Polo players will be randomly tested for alcohol and drugs at the side of the pitch in the UK, with the result immediate.
The sport’s governing body in Britain, the Hurlingham Polo Association (HPA), is initiating a new regime for its drug-testing of amateur and professional players at all handicap levels.
Aside from racing, it is the first equestrian sport in the UK to introduce tests for alcohol.
“Polo is a fast contact sport and any substance that might affect a player’s judgement or reaction times can be dangerous,” said HPA chief executive David Woodd.
“I don’t think players use performance-enhancing drugs but, as in any segment of society, there’s always a potential problem with ‘recreational’ substances.”
Mr Woodd said the tests with government-approved breathalysers will be done by the HPA’s doping control officer if a player is believed to have been drinking.
Random tests for other banned substances — including recreational drugs — have been carried out previously, but new pitch-side saliva tests will now be used to detect a wider range of banned substances and give an immediate result.
The Breath Alcohol Content (BrAC) limit in polo has been set at 17 microgrammes of alcohol per 100 litres of breath — half that of the current UK drink-drive limit.
The sport’s doping regulations have been rewritten. A third offence for cannabis can lead to a three-year competition ban and a £5,000 fine; for cocaine, a player can be expelled from competing in Britain.
Players found over the alcohol limit will be stood down and may be disciplined by stewards. But the measures have been welcomed by the industry.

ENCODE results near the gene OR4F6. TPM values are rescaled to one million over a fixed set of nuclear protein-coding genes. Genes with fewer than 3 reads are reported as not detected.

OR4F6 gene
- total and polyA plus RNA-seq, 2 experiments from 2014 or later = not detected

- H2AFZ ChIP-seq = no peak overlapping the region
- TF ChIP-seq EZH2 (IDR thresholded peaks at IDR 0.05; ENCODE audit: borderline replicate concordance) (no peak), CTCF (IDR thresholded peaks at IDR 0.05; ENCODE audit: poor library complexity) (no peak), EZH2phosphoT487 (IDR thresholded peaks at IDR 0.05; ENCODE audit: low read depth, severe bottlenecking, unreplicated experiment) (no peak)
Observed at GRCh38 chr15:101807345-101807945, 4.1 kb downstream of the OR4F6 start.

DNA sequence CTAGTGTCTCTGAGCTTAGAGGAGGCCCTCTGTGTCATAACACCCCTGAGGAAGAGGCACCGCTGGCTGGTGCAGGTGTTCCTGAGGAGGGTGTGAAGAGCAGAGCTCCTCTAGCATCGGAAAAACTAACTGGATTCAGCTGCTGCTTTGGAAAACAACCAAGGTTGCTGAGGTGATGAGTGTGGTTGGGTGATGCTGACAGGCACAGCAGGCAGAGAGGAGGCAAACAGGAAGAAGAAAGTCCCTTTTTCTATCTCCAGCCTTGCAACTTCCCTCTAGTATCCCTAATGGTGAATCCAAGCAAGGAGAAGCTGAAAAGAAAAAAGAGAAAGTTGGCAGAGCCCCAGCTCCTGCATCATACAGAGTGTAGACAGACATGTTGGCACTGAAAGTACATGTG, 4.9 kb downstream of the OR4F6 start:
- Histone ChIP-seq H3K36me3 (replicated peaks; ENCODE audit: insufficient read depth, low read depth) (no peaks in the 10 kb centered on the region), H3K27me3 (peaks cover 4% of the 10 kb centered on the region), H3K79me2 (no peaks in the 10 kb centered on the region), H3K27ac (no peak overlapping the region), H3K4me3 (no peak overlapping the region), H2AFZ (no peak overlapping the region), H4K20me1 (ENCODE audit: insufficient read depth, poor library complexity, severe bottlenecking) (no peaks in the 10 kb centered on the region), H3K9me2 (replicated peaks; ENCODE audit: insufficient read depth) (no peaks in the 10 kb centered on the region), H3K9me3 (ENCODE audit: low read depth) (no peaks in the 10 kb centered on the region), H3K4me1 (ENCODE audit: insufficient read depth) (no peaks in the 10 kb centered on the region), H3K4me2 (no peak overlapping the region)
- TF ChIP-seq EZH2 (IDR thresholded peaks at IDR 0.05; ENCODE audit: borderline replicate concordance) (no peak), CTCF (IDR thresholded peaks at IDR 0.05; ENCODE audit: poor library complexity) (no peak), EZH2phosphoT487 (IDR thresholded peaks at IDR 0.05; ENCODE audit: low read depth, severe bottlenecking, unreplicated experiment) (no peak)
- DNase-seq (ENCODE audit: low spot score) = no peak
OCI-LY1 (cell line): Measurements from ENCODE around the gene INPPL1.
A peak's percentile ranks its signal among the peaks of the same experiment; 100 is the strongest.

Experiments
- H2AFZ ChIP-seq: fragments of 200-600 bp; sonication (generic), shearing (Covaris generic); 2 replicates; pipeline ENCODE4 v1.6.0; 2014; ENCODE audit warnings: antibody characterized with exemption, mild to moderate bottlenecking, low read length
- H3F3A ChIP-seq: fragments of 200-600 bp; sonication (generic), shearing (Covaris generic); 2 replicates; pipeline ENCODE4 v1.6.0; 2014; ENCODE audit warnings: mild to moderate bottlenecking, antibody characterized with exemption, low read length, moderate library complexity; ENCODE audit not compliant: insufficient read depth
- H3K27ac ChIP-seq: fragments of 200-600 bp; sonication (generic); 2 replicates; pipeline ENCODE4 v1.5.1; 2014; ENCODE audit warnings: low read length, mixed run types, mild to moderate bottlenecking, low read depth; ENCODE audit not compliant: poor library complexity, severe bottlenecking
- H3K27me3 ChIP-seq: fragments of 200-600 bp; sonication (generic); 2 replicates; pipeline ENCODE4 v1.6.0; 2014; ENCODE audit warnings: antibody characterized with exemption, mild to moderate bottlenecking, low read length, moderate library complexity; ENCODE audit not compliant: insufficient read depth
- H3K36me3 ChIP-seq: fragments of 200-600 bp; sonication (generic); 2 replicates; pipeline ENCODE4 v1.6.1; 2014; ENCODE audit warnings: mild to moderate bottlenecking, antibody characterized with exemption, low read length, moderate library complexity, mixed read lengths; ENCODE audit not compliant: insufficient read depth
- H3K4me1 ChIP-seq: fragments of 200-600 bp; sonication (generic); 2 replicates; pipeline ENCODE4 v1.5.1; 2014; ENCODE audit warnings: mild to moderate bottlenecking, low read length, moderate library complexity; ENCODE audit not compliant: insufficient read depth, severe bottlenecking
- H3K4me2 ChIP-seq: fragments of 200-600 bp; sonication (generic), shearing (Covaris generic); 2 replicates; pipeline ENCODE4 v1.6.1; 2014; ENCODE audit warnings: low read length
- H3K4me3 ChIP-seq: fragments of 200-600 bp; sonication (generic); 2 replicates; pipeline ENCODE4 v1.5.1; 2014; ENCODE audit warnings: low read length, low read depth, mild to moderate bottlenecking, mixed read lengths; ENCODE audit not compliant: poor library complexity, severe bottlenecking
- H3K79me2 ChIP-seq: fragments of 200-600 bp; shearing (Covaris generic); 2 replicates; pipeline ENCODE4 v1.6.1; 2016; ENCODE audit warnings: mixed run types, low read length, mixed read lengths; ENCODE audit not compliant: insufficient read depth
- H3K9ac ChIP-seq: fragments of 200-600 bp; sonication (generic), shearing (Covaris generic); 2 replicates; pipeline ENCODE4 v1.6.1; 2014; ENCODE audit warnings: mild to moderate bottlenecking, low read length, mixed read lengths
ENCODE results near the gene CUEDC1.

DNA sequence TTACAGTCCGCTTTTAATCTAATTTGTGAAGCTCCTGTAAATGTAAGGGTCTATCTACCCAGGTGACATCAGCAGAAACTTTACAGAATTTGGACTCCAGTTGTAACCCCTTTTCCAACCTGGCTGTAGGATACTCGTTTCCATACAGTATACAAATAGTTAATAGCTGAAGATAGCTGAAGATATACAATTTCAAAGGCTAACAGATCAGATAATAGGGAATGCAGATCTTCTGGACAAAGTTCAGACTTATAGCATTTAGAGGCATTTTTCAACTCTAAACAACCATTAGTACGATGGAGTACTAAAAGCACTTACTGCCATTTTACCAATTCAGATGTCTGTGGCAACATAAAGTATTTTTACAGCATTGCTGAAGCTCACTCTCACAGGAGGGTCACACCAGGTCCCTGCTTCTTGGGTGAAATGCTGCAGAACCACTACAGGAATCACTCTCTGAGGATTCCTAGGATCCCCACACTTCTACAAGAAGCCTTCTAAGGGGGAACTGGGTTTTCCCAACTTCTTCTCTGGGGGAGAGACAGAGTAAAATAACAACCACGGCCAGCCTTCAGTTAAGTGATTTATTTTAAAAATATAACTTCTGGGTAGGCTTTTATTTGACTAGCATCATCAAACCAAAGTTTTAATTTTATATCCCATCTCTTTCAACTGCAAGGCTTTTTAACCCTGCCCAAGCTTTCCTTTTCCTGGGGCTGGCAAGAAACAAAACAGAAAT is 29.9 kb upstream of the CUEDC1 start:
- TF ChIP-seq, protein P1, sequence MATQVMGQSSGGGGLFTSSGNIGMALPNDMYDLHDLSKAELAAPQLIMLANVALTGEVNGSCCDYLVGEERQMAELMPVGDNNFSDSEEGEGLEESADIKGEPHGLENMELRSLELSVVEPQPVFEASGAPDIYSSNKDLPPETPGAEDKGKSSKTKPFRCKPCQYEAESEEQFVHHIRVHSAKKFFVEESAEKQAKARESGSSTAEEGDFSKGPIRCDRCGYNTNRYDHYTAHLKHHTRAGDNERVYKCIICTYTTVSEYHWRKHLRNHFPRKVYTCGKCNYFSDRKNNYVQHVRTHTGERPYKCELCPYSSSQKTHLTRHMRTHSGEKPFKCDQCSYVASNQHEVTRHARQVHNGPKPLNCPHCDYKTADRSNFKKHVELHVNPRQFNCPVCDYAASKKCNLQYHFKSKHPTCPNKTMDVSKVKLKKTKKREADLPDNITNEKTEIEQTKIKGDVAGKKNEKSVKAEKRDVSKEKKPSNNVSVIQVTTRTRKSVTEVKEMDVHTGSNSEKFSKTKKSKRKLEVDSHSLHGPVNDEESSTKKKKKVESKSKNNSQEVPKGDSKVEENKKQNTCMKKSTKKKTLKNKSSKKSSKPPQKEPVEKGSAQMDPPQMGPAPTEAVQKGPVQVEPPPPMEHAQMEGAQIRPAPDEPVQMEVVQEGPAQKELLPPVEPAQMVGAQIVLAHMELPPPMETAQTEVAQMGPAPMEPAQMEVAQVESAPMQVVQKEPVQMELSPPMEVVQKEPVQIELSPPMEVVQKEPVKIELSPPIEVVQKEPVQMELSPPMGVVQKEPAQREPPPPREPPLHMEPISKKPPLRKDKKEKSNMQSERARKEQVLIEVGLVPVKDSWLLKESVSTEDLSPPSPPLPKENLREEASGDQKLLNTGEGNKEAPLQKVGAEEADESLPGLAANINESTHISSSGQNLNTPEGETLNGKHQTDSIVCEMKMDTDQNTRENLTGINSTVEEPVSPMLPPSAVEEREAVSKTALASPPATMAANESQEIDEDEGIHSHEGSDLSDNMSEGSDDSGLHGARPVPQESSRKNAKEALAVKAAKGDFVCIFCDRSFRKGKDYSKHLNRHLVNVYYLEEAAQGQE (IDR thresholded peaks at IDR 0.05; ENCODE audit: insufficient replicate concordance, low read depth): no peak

Four-goal player Jamie Morrison told H&H: “Anything that can improve the safety of the game is brilliant. Being drunk on a horse can’t be good for you or others. Polo is a sociable sport, but players should be able to wait until after the game to have a drink.”
Six-goaler Tom Morley also heartily backed the idea. “People don’t drink before a match these days — the only time they may be over the limit is from the night before, but even that doesn’t happen at top level,” he said.
British Dressage chief executive Amanda Bond told H&H: “Alcohol is not tested for because it is not currently a prohibited substance under either national or international rules for dressage.”
British Equestrian Federation (BEF) chief executive Andrew Finding said: “Alcohol is prohibited for some sports under the WADA [World Anti-Doping Association] code, this applies mostly to the ‘shooting’ sports but not equestrian sport.
“The BEF promotes high levels of professionalism and the presentation of athletes ready to compete to the best of their ability and competence.”
This article was first published in Horse & Hound (12 August, ’10)